PC passing audio to a Yamaha receiver hooked up to klipsch bookshelf speakers

gaming PC (and sound card) with Klipsch 2.1 computer speaker set up and turtle beach headphones

all that said I pretty much agree with gamer. I'm not a big fan of computer speakers as I find most over priced and cheap but the 2.1 set ups offer better sound then most 5.1 & 7.1 since they use single drivers in cheap plastic housing.

as for head sets, the "surround sound" is gimmicky as best. it's better to go with a good pair of stereo head sets (as stated above) as the focus should be more on the drivers rather then noise makers.

as for a sound card for someone who primarily uses headphones; unless you plan to drop serious cash on a headset (and most gaming head sets are not serious) then you won't be missing much without a sound card. I can switch between my sound card and on-board audio with my head set (a pretty good gaming head set) and the difference is minimal especially when concentrated on gaming.


m
0
l
Related resources
February 1, 2013 6:11:39 PM

gamerk316 said:
Probably not. Most surround headsets use very low grade components as a sacrifice to fitting 5 drivers per earcup. As for immersion, you'll find it hard to be immersed when the audio jumps between drivers because its at the point where they overlap.

I never recommend surround headsets; I always recommend stereo headphones paired with a soundcard capable of Dolby Headphone (or some other S/W based virtualization method).

They're Dolby virtual 7.1 surround, pumped through a mixamp. It's not an external sound card, but the headset itself is precisely what you were recommending.



gamerk316 said:
False. Sure, in terms of SnR, the ALC898 is pretty good (compared to Creative offerings anyway), but the other audio statistics (Harmonic Distortion, THD+N, etc) aren't that great. Onboard is simply flat and lifeless compared to a soundcard.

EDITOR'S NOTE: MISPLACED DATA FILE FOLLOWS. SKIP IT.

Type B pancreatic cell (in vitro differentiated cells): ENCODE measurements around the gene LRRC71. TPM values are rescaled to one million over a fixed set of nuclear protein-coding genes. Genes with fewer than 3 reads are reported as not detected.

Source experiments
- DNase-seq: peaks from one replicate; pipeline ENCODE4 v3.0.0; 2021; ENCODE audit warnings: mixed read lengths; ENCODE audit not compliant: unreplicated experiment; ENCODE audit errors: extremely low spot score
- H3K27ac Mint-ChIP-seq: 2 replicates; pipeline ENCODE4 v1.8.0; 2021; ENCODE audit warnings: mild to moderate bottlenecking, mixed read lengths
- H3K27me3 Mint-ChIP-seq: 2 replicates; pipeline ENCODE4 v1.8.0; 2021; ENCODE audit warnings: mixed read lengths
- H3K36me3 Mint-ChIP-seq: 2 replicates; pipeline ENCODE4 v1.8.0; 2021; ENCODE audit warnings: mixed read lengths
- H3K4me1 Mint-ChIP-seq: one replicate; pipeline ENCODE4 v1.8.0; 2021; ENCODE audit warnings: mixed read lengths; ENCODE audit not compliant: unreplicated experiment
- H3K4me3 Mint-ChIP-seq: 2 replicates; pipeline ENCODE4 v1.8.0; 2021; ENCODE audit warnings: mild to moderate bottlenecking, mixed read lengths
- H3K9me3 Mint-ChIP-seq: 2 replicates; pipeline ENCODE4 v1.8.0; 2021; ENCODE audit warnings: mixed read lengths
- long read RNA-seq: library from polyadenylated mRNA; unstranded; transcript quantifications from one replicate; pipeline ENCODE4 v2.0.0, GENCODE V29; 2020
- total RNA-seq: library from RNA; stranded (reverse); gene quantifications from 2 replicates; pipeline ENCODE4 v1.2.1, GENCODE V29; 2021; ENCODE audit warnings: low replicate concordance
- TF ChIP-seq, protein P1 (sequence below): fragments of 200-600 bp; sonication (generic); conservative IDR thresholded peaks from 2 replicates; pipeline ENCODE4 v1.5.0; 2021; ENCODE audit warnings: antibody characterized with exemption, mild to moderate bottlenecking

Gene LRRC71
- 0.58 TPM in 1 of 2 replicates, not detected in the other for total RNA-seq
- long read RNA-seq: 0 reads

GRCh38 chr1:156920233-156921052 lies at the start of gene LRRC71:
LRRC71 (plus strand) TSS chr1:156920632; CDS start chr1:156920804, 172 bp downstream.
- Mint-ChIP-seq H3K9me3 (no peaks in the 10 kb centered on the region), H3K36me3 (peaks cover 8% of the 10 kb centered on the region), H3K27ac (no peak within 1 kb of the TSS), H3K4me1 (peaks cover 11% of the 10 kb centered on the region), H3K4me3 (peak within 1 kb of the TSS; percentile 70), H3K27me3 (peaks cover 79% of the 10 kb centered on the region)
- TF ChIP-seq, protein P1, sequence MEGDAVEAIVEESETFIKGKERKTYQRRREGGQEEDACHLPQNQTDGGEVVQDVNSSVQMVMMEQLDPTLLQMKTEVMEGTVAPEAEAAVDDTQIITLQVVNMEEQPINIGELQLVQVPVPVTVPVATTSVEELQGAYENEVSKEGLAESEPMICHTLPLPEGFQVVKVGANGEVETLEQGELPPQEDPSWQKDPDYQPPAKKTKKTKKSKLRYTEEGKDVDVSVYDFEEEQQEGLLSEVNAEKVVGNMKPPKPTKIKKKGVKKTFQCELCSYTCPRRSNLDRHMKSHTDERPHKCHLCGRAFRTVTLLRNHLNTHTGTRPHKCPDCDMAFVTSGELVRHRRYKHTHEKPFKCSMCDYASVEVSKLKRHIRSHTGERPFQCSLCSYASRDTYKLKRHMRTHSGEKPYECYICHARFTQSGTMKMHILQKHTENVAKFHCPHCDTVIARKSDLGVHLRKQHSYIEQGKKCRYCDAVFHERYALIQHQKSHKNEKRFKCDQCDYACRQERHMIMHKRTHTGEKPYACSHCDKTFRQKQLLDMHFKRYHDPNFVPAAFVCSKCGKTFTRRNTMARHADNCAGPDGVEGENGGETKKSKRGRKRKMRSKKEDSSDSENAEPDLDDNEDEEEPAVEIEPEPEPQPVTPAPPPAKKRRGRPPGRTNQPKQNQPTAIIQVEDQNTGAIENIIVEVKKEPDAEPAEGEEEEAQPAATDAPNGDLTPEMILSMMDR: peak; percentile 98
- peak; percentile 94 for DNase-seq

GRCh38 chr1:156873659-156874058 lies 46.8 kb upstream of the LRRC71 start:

Mnkay, that's not surprising. Any chance you could help out a little by recommending external cards that are that great? [Also, how much more am I going to have to spend to get an external as opposed to an internal?]

m
0
l
February 1, 2013 6:14:20 PM

dirtyferret said:
I pretty much agree with gamer. I'm not a big fan of computer speakers as I find most over priced and cheap but the 2.1 set ups offer better sound then most 5.1 & 7.1 since they use single drivers in cheap plastic housing.

as for head sets, the "surround sound" is gimmicky as best. it's better to go with a good pair of stereo head sets (as stated above) as the focus should be more on the drivers rather then noise makers.

I have no idea what the difference between drivers and noise makers is, but they are, I believe, stereo headphones.

dirtyferret said:
as for a sound card for someone who primarily uses headphones; unless you plan to drop serious cash on a headset (and most gaming head sets are not serious) then you won't be missing much without a sound card. I can switch between my sound card and on-board audio with my head set (a pretty good gaming head set) and the difference is minimal especially when concentrated on gaming.

What does serious cash imply? I mean, I shelled out $250 for what I was told were the nicest on the market; if that's not going to be noticeable over a $100 pair, it'd be nice to know so that I can return them. (I'll probably be listening to music as well, using either the headset or my cheap little speakers; whichever sound better.)
m
0
l
!